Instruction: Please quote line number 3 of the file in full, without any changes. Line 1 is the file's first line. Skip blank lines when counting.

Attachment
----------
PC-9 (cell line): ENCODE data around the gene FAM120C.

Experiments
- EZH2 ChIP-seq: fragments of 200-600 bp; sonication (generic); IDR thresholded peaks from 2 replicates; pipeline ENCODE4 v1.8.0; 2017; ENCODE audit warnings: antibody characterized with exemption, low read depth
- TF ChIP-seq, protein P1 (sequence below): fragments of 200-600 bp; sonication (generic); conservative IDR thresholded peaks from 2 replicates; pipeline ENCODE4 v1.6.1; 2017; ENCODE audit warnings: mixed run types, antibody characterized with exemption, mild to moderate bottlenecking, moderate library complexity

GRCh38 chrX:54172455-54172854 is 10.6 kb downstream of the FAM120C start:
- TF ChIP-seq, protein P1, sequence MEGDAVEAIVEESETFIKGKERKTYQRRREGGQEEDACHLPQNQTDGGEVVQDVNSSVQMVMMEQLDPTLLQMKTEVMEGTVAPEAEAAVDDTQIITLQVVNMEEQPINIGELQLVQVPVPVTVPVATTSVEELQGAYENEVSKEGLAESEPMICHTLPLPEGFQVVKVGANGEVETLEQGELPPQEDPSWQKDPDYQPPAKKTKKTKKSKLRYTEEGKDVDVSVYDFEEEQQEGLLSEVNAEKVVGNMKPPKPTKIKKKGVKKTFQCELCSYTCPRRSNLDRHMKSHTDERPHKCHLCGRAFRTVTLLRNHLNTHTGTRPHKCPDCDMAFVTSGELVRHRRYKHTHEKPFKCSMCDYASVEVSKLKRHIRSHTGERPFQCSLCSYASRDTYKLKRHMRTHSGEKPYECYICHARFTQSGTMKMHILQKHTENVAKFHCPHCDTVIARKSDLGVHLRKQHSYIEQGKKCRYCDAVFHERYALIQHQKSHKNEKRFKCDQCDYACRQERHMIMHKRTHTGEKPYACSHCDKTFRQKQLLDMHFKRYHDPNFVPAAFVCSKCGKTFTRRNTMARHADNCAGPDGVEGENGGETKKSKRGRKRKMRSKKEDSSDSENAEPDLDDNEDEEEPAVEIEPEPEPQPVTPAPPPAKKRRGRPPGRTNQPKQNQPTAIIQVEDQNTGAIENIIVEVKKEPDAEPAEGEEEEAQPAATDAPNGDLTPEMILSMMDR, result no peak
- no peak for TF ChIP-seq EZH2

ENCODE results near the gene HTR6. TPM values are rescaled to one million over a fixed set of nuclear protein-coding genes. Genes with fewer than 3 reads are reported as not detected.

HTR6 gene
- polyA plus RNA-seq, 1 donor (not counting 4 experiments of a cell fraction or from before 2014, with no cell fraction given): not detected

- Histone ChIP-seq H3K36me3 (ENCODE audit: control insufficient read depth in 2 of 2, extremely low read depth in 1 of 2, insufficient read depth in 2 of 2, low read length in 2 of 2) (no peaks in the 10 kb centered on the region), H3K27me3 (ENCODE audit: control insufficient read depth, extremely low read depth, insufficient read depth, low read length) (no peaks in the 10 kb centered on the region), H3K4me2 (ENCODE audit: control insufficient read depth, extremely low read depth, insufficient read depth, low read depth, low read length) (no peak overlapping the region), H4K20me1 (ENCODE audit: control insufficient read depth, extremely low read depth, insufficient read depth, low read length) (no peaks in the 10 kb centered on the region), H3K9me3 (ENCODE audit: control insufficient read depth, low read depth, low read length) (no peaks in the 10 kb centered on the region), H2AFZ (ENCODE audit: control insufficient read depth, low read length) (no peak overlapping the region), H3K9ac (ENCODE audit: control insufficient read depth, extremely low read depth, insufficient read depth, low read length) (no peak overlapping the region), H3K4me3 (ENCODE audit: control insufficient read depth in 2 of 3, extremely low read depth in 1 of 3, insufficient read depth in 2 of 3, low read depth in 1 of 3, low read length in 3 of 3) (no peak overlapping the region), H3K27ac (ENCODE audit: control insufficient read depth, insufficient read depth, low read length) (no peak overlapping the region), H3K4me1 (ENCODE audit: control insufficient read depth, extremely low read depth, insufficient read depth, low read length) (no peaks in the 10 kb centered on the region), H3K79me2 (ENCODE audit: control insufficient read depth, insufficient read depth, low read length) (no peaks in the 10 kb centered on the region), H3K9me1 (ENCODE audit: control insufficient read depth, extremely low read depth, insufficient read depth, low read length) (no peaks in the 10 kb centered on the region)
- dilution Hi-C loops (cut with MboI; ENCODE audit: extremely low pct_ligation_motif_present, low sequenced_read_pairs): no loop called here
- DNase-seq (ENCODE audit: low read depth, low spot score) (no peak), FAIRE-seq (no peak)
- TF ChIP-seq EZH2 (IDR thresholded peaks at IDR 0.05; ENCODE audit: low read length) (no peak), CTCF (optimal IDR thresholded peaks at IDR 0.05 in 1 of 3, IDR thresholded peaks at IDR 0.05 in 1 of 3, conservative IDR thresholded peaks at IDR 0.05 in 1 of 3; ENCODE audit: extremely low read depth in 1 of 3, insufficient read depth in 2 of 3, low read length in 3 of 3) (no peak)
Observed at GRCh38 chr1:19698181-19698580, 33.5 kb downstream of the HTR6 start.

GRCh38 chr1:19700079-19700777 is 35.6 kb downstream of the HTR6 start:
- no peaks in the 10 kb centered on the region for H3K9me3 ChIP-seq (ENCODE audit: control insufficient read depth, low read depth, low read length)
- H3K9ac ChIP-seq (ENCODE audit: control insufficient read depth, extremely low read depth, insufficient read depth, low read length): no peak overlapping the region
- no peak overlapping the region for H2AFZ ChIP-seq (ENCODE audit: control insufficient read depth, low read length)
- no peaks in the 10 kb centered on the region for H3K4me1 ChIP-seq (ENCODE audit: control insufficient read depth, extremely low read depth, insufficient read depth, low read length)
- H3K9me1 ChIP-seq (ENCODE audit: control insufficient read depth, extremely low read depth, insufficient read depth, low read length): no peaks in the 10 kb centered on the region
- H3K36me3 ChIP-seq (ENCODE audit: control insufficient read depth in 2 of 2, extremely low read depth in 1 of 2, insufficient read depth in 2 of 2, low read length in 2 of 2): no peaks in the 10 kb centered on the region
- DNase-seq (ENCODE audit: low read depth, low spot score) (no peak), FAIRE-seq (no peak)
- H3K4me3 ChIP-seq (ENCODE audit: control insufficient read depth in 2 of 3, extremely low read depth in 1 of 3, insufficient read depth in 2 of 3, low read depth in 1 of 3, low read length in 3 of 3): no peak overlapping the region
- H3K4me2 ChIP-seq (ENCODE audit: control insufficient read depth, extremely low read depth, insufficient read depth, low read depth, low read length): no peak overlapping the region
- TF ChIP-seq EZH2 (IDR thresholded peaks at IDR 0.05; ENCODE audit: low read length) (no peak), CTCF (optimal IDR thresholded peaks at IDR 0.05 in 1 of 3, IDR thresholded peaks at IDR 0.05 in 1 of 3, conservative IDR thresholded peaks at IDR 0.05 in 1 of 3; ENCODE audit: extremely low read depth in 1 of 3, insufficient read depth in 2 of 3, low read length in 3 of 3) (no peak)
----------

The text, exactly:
- EZH2 ChIP-seq: fragments of 200-600 bp; sonication (generic); IDR thresholded peaks from 2 replicates; pipeline ENCODE4 v1.8.0; 2017; ENCODE audit warnings: antibody characterized with exemption, low read depth